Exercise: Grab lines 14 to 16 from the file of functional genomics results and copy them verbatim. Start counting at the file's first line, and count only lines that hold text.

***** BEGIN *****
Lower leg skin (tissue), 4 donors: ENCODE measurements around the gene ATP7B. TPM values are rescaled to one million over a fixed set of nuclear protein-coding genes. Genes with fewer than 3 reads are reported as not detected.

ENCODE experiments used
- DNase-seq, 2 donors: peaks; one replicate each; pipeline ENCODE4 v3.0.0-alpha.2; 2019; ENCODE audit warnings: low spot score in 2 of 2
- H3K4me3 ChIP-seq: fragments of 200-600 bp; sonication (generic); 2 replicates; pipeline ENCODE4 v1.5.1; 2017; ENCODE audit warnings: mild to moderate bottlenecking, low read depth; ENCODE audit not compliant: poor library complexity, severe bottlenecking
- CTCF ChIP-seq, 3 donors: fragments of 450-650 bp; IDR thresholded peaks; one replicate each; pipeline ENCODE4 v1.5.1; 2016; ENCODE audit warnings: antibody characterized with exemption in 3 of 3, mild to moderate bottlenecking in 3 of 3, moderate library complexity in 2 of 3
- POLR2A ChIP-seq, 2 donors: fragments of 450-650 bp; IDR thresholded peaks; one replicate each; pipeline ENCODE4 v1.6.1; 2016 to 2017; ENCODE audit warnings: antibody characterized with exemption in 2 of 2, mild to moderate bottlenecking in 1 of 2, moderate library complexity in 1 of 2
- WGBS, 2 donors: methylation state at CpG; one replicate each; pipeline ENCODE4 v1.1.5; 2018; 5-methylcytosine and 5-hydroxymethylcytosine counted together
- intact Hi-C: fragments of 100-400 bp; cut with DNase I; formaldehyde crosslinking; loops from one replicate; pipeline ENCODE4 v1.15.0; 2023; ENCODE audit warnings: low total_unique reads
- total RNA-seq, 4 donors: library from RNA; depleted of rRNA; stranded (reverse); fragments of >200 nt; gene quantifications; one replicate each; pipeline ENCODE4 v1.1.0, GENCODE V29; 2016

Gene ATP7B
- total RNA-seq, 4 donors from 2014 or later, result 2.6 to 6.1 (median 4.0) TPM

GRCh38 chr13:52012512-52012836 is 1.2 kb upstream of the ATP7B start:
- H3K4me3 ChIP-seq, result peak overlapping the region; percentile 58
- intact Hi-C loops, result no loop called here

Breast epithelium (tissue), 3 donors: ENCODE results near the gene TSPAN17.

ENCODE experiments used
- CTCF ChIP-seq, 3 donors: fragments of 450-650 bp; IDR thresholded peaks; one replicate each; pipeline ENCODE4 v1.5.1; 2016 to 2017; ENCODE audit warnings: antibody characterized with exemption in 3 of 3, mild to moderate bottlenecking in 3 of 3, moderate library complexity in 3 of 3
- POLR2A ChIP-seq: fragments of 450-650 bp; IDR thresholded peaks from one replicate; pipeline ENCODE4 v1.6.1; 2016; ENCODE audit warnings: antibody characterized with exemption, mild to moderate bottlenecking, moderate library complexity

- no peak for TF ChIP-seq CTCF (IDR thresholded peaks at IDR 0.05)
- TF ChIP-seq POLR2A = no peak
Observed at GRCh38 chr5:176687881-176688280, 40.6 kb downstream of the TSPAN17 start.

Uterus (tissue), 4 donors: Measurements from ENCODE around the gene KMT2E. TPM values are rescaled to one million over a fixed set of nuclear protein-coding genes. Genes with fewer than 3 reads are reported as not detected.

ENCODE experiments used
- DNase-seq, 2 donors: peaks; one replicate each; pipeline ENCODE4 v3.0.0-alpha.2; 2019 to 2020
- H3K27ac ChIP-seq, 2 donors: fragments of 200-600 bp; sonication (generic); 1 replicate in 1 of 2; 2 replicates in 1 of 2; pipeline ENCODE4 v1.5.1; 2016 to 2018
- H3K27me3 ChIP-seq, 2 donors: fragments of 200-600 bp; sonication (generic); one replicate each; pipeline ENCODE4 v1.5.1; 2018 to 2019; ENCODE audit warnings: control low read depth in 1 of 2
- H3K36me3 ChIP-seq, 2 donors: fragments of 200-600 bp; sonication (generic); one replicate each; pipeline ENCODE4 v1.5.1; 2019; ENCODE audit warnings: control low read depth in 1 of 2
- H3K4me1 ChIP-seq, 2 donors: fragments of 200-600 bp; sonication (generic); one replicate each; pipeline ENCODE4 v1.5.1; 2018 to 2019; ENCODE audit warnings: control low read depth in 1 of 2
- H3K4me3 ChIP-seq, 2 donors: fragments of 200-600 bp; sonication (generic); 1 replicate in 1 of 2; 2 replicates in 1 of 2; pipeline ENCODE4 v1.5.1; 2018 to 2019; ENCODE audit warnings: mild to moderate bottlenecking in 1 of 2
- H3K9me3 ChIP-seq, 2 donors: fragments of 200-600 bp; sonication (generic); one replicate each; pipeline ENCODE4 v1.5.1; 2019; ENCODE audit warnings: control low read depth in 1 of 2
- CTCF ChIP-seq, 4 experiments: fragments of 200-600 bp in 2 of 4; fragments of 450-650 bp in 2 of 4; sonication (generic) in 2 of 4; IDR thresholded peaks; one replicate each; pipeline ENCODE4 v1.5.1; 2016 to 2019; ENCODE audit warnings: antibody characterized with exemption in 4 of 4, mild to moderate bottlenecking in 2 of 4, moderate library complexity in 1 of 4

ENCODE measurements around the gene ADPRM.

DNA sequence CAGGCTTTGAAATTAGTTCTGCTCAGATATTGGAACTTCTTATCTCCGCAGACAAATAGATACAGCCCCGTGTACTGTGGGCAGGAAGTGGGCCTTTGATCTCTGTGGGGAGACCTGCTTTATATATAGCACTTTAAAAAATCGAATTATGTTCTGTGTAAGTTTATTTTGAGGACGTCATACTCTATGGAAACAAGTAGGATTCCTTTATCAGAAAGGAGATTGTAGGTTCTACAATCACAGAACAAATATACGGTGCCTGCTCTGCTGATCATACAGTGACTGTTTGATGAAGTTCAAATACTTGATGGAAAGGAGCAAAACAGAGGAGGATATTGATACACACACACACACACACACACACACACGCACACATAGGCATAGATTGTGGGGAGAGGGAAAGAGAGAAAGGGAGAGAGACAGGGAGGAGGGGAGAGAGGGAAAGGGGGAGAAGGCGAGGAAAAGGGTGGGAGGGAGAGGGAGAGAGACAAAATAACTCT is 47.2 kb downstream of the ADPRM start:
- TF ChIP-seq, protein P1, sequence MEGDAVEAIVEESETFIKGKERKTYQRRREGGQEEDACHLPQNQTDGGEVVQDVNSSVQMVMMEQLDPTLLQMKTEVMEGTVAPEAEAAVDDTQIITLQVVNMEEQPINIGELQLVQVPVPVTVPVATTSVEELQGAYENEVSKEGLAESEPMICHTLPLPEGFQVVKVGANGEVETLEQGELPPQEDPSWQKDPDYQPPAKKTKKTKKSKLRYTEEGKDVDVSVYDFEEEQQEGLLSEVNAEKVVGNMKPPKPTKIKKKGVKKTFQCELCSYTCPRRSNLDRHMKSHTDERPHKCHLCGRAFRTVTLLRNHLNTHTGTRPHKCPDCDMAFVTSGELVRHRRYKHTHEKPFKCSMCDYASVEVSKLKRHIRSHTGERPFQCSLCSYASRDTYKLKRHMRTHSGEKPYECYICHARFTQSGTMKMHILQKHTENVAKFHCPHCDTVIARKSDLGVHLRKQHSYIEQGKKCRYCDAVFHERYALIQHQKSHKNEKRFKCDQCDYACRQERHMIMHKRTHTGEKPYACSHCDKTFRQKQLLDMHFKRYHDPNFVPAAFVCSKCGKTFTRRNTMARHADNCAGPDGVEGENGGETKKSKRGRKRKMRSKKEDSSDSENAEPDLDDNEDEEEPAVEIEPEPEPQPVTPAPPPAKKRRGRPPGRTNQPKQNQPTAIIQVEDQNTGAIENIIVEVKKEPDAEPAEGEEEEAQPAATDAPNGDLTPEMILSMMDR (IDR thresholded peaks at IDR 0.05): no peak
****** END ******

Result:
- intact Hi-C loops, result no loop called here

Breast epithelium (tissue), 3 donors: ENCODE results near the gene TSPAN17.

ENCODE experiments used